One researcher, Professor Patricia Broadfoot, was reported to have said that
the key ingredients of good teaching included: creating an atmosphere of mutual respect and fairness in the classroom, providing opportunities for "active learning" and humour to encourage pupil engagement, making learning interesting, and explaining things clearly.According to the author, another researcher, Debra Myhill, reported that
The crucial ingredient... was a teacher's ability to reflect on his or her own performance and then to change it.
A third researcher, Mary James, said that
teachers should neither passively comply with government initiatives, nor should they point blank refuse to implement them. Instead they should "adapt them creatively".
and the author stated:
the teacher should "promote the active engagement of the learner".
The author of the article, Mike Baker, then goes on to say
She noted that teachers liked to be given practical guidance on how to improve their teaching, yet what they really needed to develop was their own judgment of what works and what does not work in their own teaching.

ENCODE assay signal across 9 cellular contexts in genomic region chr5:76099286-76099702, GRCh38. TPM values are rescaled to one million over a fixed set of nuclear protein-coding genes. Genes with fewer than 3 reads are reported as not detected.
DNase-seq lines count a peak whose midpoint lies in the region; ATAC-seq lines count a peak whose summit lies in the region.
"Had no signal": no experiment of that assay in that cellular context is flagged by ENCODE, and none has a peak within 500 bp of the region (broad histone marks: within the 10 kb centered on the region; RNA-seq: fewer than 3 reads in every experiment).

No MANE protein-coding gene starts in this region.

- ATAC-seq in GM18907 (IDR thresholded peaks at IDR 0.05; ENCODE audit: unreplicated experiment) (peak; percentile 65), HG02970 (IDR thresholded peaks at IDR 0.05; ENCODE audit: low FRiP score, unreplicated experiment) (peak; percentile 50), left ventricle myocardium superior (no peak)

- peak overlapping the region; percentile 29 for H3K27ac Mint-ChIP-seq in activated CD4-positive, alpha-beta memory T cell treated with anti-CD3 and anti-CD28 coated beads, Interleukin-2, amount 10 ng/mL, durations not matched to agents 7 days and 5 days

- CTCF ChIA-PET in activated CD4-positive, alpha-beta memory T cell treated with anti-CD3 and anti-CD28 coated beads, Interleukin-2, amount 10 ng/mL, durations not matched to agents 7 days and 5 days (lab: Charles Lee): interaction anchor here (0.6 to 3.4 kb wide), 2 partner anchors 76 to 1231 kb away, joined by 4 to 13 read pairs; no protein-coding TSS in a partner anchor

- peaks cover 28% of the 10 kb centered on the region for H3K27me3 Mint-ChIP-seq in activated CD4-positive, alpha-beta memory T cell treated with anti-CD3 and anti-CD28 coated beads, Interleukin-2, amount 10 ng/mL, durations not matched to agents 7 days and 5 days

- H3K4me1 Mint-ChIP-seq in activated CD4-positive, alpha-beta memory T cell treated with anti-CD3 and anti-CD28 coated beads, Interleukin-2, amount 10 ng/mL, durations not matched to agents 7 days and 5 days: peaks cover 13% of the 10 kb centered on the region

The big question now is whether - after 20 years of being told exactly what and how to teach - there are enough teachers ready to be "creatively subversive"?
Also, after years of being told in precise detail how to teach, will teachers feel ready both to devise their own way of teaching and engaging students and also constantly to evaluate and adapt their own teaching methods.These questions are good ones, I think. I have seen my K-12 teacher friends struggle with mandated curricula that, in some cases, tell you what page you should be working on if today is January 29.
I think, though, from talking with other teachers, from reading the blogs of some really great teachers like Darren, Clarence, Jo, Graham, Eric and a bunch of others that there is, indeed, hope. There are a lot of good teachers out there. And those of us who aren't as good as we would like to be have tremendous opportunities to learn. We can all learn from each other.